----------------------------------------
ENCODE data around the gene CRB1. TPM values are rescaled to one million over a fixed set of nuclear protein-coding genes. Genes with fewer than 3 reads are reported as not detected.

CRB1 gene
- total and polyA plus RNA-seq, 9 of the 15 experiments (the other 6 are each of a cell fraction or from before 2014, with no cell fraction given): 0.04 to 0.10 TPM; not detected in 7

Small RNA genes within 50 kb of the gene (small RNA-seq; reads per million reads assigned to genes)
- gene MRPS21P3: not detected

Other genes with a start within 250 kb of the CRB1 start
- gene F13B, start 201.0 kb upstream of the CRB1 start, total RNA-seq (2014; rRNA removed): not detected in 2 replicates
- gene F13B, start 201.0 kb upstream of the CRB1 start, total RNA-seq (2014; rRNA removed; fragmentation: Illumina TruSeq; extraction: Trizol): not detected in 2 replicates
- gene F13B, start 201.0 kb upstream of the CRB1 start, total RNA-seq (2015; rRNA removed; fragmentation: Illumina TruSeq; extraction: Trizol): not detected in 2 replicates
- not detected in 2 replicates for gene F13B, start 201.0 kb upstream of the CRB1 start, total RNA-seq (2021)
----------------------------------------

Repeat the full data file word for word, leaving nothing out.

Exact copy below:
ENCODE data around the gene CRB1. TPM values are rescaled to one million over a fixed set of nuclear protein-coding genes. Genes with fewer than 3 reads are reported as not detected.

CRB1 gene
- total and polyA plus RNA-seq, 9 of the 15 experiments (the other 6 are each of a cell fraction or from before 2014, with no cell fraction given): 0.04 to 0.10 TPM; not detected in 7

Small RNA genes within 50 kb of the gene (small RNA-seq; reads per million reads assigned to genes)
- gene MRPS21P3: not detected

Other genes with a start within 250 kb of the CRB1 start
- gene F13B, start 201.0 kb upstream of the CRB1 start, total RNA-seq (2014; rRNA removed): not detected in 2 replicates
- gene F13B, start 201.0 kb upstream of the CRB1 start, total RNA-seq (2014; rRNA removed; fragmentation: Illumina TruSeq; extraction: Trizol): not detected in 2 replicates
- gene F13B, start 201.0 kb upstream of the CRB1 start, total RNA-seq (2015; rRNA removed; fragmentation: Illumina TruSeq; extraction: Trizol): not detected in 2 replicates
- not detected in 2 replicates for gene F13B, start 201.0 kb upstream of the CRB1 start, total RNA-seq (2021)